How Thick Should an Asphalt Driveway be Paved

Asphalt thickness is key when you’re installing a residential driveway. Many homeowners choose asphalt driveways because they are both durable and low-maintenance. So, how thick should the asphalt driveway be?

The thickness of your asphalt driveway is crucial to consider during asphalt construction. The proper thickness of the asphalt will affect the driveway’s durability and how long it will last. Your needs and budget should determine your asphalt driveway thickness.

A thick layer is mostly needed for business buildings or driveways that experience a lot of wear and tear.

Residential Paving

The average residential driveway is between 2 and 3 inches of asphalt deep, with the recommended depth being 3 inches to avoid complications from large vehicles or heavy equipment.

Having 6 to 8 inches of granular base aggregate is crucial for preserving your asphalt. If the soil in your area is gravelly, rocky, or sandy, it will drain well, and you won’t have to do anything to it. Soil loamy or clayey in texture may need to be excavated before construction to avoid future problems.

Commercial Parking Lots

All commercial parking lots have a recommended thickness of 3 inches of asphalt. Commercial driveways should use 8 inches of granular foundation aggregate, while lots should only use 6. The soil under the driveway should also have good drainage to ensure long-lasting results.

Heavy Duty Commercial Driveways and Lots

Driveways adjacent to loading docks or those which will receive repeated heavy truck traffic should have stronger construction, different finish, and binder layers for an asphalt thickness of 4 to 7 inches. A six-inches of asphalt layer should sit atop a three-inch aggregate base for commercial lots that will experience high traffic.

Asphalt Paving Mixture

Asphalt components are made up of two main ingredients: aggregate and asphalt binder. The asphalt binder and aggregate are mixed in a hot mix plant and placed on the roadway. The pavement is then compacted to create a strong and smooth surface.


The rock, stone, or crushed limestones are mixed with the asphalt binder. 

The aggregate affects the strength and flexibility of the finished product. Coarser aggregates produce a stronger but less flexible pavement, while finer aggregates produce a weaker but more flexible pavement. 

The size of the aggregate used also affects drainage. Larger aggregates allow water to drain more easily, while smaller aggregates tend to trap moisture.

Asphalt Binder

It is a sticky, black, viscous liquid or semi-solid that acts as a binding agent. It is made up of bitumen, a by-product of the petroleum refining process.

The ratio of asphalt binder to aggregate is important because it determines the strength and flexibility of the finished product. A higher asphalt binder to aggregate ratio means a stronger and more flexible pavement.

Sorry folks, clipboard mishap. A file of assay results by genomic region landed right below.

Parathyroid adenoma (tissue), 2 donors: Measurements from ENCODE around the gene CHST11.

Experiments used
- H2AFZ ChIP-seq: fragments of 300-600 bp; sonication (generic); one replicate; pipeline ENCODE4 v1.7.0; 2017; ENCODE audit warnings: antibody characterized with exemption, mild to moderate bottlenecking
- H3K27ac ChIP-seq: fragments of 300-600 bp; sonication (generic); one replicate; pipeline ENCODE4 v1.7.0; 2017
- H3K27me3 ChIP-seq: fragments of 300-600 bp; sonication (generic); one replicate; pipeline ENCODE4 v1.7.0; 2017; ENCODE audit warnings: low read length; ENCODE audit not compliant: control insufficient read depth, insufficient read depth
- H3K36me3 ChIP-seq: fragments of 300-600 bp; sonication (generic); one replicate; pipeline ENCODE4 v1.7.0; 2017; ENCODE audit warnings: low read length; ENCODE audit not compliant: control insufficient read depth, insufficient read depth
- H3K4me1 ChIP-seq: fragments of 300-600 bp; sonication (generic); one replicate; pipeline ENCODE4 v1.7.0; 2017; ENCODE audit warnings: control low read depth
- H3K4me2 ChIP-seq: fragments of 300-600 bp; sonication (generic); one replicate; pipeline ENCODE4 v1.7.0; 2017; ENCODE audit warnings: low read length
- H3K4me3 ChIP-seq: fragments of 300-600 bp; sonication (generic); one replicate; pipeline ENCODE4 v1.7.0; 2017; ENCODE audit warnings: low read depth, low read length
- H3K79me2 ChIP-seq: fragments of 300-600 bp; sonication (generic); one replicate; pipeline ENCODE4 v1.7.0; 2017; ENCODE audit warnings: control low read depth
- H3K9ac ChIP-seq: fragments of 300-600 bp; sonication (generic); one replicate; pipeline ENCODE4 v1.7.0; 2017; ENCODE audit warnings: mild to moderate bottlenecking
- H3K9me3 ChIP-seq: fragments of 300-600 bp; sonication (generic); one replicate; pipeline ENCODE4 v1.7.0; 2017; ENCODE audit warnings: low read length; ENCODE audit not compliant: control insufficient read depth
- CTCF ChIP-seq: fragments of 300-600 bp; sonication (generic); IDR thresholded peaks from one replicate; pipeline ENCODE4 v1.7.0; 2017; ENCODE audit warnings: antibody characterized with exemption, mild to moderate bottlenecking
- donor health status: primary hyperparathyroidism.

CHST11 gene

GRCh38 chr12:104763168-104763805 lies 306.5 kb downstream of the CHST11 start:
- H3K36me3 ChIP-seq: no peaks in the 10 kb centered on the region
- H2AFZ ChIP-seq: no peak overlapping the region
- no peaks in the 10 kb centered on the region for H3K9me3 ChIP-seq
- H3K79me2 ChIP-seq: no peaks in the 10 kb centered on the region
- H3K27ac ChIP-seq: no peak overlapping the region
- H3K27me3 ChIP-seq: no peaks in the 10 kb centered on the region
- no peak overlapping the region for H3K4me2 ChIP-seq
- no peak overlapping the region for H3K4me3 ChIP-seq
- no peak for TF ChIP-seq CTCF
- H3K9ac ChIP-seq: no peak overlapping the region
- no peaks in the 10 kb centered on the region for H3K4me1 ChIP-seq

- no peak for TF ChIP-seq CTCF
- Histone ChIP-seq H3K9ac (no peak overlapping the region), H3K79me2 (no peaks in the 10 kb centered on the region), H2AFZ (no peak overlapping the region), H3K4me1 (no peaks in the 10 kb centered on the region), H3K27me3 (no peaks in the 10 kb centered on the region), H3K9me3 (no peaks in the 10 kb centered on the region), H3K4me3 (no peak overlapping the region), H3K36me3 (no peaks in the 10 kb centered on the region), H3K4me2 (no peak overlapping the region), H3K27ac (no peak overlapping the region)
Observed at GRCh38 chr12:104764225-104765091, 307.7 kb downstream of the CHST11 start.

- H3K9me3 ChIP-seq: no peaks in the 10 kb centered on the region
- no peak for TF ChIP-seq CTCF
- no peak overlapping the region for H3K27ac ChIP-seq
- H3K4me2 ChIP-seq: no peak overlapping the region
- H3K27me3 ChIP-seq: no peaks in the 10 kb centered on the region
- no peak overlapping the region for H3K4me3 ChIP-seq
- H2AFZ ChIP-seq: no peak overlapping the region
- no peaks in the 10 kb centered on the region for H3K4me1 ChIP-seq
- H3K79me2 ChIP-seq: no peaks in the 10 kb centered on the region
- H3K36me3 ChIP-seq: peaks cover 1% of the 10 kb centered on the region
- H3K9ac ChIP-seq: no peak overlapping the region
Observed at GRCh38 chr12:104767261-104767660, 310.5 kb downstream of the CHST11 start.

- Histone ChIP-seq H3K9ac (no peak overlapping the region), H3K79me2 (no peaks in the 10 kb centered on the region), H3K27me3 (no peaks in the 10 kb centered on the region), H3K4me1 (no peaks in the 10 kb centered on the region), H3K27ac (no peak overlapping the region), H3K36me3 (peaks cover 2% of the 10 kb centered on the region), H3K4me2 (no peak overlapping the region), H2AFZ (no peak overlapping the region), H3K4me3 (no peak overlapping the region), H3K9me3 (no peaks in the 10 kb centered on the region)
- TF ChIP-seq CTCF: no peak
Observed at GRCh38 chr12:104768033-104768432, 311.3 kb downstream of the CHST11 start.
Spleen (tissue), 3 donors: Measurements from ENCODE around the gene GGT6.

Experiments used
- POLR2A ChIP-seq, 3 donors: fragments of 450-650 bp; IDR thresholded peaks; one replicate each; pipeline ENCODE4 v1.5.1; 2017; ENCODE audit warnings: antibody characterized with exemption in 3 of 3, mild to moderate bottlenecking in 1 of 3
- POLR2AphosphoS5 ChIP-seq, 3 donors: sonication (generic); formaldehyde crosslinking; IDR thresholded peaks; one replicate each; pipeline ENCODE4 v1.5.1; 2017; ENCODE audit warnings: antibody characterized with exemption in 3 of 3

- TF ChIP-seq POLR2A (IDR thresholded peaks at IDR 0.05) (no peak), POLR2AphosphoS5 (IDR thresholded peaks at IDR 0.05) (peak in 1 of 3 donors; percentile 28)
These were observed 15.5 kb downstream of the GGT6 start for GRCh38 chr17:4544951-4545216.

A lower asphalt binder to aggregate ratio means a less flexible but more durable pavement. The asphalt binder is also what makes the pavement sticky and black.

The amount of asphalt binder can be adjusted to meet different needs.

The Consequences of an Asphalt Driveway That is Too Thin

Asphalt is designed to distribute a load’s weight across its surface evenly. The material is pliable and will eventually be upheld by the bottom layer beneath it.

If the asphalt layer is too thin, the car’s weight isn’t evenly distributed. Without that even distribution, the pressure from compression causes material beneath the tire to pull away from adjacent pavement and creates fatigue cracks.

These flaws will eventually become larger and spread out, growing quickly and causing the surface to deteriorate long before the product’s lifecycle is complete.

Advantages of Choosing a Thicker Asphalt Driveway

If you frequently experience extreme weather conditions where you live, opt for a thicker driveway. Asphalt regularly sealcoated will better withstand weather elements such as temperature extremes and heavy rainfalls. The asphalt can expand or contract in extreme heat or cold, which then causes cracking.

Generally, a driveway constructed properly with thicker asphalt will be of higher quality and last longer.

The installation cost is the only thing thicker asphalt driveways have going against them. However, the extra money you spend on a thick asphalt driveway is worth it in the long run.

Professional Asphalt Contractors

With over three decades in paving industry practice, our team at Boswell’s Paving is dedicated to giving you the best possible asphalt paving. We know how important it is to have reliable and high-quality pavement, which is why we only use the best materials and expert contractors.

Keep the thickness of your asphalt in mind if you are paving a new driveway. Although a thicker driveway paving will cost more upfront, it will last longer and be more durable in the long run. If you’re unsure which paving thickness is right for your needs, reach out to Boswell’s Paving- we’d be happy to help you make a decision.